SharePoint Infrastructure as Code


On a recent project, a developer was having many issues in migrating a cloud CAM application to on-premises SharePoint. One would ask why go from cloud to on-prem, the answer is Government; but that is a different story!

When writing enterprise applications with multiple people on a project team, it is very important to be able to recreate data structures and reference data to different environments accurately, quickly and efficiently. In the SQL application world, people have been doing this forever. They script DB builds and auto load reference data. They sometimes take it up a notch and use tools like Entity Framework and Typed Datasets to help generate compile time errors to prevent run time errors when the data structures change. This is currently referred to as “Infrastructure as Code”.

In the CAM/Add-in world, SharePoint lists can be a challenge to manage. There are ways, like “export to template” that can do this but it is hard to keep the data in-sync and up-to-date with new reference data etc. There are a few admin steps to activate these features and enable them. Some people make a list of the lists they need to move and manually add them to the different site collections. Typos anyone? This can be really hard to trouble-shoot in a new system and in the end, the developer will have to use the “works on my box” line; not good.

Enter the DataApp! A simple solution to get your team to an enterprise development standard. This DataApp should be able to create and load all data structures and any reference data your application needs. It does not have to be glamorous or efficient. The DataApp just has to be able to create the data structures and data. When a change is needed, you make it in the DataApp and have the DataApp push it to your SharePoint site. This allows your projects to always have a way to reproduce data and structures. To take it one step further, this DataApp can also generate constants for your application to use. If your application uses the constants, when a column is renamed or deleted, the complier will give you an error; runtime error avoided! How cool is that!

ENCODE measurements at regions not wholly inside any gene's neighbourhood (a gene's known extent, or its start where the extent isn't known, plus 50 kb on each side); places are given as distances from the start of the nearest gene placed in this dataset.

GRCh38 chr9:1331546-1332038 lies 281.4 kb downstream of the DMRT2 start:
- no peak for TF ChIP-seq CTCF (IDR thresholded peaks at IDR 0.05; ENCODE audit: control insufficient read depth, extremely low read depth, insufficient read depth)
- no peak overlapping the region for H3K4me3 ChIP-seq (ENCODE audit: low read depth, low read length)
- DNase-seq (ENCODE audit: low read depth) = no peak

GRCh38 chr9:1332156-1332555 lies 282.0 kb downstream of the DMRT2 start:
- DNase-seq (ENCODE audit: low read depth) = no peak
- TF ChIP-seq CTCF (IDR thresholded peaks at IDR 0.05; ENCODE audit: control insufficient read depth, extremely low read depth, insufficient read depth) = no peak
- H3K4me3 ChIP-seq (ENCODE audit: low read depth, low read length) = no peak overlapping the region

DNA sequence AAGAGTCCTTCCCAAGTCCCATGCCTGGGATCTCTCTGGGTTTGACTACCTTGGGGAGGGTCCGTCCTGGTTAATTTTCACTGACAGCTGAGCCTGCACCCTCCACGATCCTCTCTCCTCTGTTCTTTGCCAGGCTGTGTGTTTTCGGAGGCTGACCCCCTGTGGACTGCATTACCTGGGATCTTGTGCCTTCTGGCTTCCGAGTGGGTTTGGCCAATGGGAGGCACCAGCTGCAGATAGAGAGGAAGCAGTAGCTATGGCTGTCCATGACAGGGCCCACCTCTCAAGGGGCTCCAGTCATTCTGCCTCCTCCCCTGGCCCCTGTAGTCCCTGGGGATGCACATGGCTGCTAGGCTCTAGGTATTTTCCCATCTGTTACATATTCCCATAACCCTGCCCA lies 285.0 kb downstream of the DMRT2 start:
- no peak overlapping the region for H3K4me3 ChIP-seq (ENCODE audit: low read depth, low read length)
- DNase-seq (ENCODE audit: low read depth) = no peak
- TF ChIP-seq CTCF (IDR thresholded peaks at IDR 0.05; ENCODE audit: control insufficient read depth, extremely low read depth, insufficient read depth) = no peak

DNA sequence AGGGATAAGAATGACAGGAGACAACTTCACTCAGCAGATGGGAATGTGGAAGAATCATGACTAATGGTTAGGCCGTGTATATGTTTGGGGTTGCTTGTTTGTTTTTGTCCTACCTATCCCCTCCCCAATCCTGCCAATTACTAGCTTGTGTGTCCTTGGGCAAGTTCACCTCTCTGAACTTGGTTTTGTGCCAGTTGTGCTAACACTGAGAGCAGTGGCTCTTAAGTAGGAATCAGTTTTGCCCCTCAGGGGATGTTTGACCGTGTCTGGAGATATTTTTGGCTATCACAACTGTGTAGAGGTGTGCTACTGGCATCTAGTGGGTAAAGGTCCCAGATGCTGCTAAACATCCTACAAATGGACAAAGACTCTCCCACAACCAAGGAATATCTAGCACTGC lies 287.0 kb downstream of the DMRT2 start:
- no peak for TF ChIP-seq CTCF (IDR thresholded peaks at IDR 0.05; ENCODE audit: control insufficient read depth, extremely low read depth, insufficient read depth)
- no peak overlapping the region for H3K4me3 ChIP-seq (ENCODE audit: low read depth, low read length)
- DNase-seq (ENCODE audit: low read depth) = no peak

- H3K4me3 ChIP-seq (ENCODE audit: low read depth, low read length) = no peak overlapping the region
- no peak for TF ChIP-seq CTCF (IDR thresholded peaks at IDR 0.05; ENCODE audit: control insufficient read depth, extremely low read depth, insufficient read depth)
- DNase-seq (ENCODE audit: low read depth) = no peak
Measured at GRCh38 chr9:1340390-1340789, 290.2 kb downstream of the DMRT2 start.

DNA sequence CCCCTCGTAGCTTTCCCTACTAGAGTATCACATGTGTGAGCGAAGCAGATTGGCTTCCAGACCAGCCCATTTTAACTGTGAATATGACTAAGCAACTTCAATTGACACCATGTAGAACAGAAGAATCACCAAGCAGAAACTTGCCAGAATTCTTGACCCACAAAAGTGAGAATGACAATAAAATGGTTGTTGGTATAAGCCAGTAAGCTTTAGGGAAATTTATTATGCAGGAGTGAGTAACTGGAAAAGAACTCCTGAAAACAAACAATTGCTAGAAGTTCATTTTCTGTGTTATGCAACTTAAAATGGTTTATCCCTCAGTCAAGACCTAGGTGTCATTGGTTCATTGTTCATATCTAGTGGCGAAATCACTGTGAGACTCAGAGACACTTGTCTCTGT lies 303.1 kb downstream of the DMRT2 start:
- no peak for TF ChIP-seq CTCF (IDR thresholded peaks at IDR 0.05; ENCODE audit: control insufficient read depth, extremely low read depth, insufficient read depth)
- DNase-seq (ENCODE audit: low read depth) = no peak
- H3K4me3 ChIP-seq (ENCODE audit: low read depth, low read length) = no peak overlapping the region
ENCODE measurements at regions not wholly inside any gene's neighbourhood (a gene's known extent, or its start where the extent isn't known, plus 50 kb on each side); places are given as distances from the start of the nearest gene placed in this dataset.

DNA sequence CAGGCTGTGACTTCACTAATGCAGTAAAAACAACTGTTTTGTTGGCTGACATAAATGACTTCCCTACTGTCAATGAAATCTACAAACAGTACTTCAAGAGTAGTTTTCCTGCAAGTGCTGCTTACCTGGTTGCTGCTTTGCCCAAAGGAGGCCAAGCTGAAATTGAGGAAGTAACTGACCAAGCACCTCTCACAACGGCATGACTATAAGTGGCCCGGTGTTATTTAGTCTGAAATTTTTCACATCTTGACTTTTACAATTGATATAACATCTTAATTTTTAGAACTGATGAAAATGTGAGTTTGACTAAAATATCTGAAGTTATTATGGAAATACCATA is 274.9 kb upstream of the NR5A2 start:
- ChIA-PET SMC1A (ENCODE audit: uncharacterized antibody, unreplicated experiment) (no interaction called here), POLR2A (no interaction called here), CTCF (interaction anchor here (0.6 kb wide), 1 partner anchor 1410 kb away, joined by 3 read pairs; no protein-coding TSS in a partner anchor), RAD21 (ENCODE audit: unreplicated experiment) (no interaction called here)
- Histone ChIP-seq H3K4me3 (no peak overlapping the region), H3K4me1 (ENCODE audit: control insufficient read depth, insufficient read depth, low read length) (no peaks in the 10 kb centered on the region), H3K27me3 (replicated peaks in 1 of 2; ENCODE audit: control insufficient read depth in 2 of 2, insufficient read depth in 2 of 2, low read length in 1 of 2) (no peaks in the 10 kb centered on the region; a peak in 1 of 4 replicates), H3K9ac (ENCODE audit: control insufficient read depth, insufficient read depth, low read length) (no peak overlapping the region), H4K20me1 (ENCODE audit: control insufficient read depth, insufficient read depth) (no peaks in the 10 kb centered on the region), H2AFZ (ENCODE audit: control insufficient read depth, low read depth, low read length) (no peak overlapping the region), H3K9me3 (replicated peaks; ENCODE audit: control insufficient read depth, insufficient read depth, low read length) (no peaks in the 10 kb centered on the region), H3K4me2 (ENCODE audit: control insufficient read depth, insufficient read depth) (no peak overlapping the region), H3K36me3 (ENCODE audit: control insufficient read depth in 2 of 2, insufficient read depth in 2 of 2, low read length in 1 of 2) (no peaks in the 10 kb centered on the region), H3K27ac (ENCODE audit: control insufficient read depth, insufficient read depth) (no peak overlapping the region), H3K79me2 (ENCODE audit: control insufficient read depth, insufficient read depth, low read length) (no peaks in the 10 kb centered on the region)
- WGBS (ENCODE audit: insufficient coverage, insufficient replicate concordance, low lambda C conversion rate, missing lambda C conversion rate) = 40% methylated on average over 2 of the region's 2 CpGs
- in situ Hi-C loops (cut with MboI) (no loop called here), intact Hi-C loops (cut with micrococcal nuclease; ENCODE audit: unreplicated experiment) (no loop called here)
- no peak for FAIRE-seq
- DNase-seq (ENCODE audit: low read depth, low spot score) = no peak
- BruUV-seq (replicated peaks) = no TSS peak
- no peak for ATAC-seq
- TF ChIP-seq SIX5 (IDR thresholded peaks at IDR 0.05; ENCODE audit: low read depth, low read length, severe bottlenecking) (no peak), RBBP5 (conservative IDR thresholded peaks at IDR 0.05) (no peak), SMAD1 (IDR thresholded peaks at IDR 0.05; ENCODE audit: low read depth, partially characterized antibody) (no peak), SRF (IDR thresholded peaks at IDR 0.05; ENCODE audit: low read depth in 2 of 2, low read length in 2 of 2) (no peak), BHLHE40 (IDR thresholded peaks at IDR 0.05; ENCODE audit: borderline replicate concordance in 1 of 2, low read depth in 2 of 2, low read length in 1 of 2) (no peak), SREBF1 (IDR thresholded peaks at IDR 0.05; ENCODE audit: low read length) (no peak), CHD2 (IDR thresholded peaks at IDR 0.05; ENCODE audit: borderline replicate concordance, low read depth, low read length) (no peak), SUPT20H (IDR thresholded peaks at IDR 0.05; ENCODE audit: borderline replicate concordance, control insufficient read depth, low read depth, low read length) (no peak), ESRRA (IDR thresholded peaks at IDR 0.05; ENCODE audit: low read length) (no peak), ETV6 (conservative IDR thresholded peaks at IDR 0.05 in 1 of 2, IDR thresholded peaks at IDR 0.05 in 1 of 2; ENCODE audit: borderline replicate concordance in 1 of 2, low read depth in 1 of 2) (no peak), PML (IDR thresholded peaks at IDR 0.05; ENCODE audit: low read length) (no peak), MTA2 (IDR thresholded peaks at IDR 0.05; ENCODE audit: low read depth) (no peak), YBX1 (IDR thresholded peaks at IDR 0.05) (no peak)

Let’s walk through the DataApp, it consists of a JSON file with all the configurations and a CSOM app.

JSON Configuration File

In this file, you define your tables and relationships. You can also add reference data rows. In the head of the file you specify your log-in credentials and if this is talking to o365 OR on-prem (handles both really cool!).

JSON File: 

“ApplicationName”: null,

“Server”: “http://win-ebqb1hd3ns1/DansBikes”,

“User”: “Administrator”,

“Password”: “xxx”,

“Domain”: “win-ebqb1hd3ns1”,

“Iso365”: false

These are all pretty self explanatory. In my example I did not use an application name, feel free to. The next part is defining a table.

 {

     “Type”: “List”,

    “Name”: “Customer”,

        “Ignore”: false, 

    “TitleName”: “Email”,

     “SharePointColumns”:

[ 

        { 

          “Name”: “First”, 

          “Type”: “Text”, 

          “Parent”: null, 

          “Data”: null 

        }, 

        { 

          “Name”: “Last”, 

          “Type”: “Text”, 

          “Parent”: null, 

          “Data”: null 

        }, 

        { 

          “Name”: “Phone”, 

          “Type”: “Text”, 

          “Parent”: null, 

          “Data”: null 

        } 

      ]